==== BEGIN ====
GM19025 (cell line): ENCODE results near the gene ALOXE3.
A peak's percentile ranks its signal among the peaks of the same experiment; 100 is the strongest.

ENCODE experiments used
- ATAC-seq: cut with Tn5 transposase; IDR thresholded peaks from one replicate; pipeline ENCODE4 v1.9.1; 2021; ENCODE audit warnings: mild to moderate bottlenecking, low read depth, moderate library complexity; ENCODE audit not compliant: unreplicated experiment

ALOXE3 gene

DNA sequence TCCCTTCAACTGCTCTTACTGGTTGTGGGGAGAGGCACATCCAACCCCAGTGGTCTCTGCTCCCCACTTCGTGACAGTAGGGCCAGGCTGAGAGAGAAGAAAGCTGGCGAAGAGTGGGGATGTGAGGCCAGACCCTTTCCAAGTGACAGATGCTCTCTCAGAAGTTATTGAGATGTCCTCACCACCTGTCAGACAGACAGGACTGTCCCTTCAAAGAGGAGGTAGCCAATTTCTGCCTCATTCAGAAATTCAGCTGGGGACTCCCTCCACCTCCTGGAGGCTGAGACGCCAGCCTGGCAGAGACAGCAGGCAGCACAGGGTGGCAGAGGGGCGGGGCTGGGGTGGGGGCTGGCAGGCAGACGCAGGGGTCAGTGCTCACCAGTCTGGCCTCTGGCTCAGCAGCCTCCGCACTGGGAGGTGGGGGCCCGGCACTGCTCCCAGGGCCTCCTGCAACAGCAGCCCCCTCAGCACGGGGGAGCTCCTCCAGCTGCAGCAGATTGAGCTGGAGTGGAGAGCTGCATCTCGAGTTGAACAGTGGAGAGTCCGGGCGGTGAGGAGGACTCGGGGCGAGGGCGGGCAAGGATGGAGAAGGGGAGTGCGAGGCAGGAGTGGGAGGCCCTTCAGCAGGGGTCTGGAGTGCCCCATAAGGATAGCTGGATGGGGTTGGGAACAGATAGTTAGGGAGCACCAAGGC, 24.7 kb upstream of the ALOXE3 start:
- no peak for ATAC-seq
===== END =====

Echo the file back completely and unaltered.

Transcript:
GM19025 (cell line): ENCODE results near the gene ALOXE3.
A peak's percentile ranks its signal among the peaks of the same experiment; 100 is the strongest.

ENCODE experiments used
- ATAC-seq: cut with Tn5 transposase; IDR thresholded peaks from one replicate; pipeline ENCODE4 v1.9.1; 2021; ENCODE audit warnings: mild to moderate bottlenecking, low read depth, moderate library complexity; ENCODE audit not compliant: unreplicated experiment

ALOXE3 gene

DNA sequence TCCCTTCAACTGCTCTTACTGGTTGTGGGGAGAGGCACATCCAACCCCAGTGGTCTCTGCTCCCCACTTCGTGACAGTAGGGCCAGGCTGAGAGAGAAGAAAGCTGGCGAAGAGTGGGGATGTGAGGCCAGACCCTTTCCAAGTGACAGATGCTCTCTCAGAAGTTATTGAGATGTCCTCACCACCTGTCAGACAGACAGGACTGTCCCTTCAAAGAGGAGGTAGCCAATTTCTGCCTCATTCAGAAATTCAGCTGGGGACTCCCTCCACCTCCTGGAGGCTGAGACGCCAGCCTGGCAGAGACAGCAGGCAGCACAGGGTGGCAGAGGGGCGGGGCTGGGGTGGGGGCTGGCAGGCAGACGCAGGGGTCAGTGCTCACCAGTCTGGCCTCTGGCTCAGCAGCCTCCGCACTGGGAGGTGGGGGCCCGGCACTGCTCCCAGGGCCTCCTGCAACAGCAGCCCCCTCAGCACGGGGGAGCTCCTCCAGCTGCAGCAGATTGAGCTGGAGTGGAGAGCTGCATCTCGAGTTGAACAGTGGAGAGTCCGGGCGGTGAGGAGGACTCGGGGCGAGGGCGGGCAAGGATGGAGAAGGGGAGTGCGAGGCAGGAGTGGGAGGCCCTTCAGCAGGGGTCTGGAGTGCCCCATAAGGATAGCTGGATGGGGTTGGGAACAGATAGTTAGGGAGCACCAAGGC, 24.7 kb upstream of the ALOXE3 start:
- no peak for ATAC-seq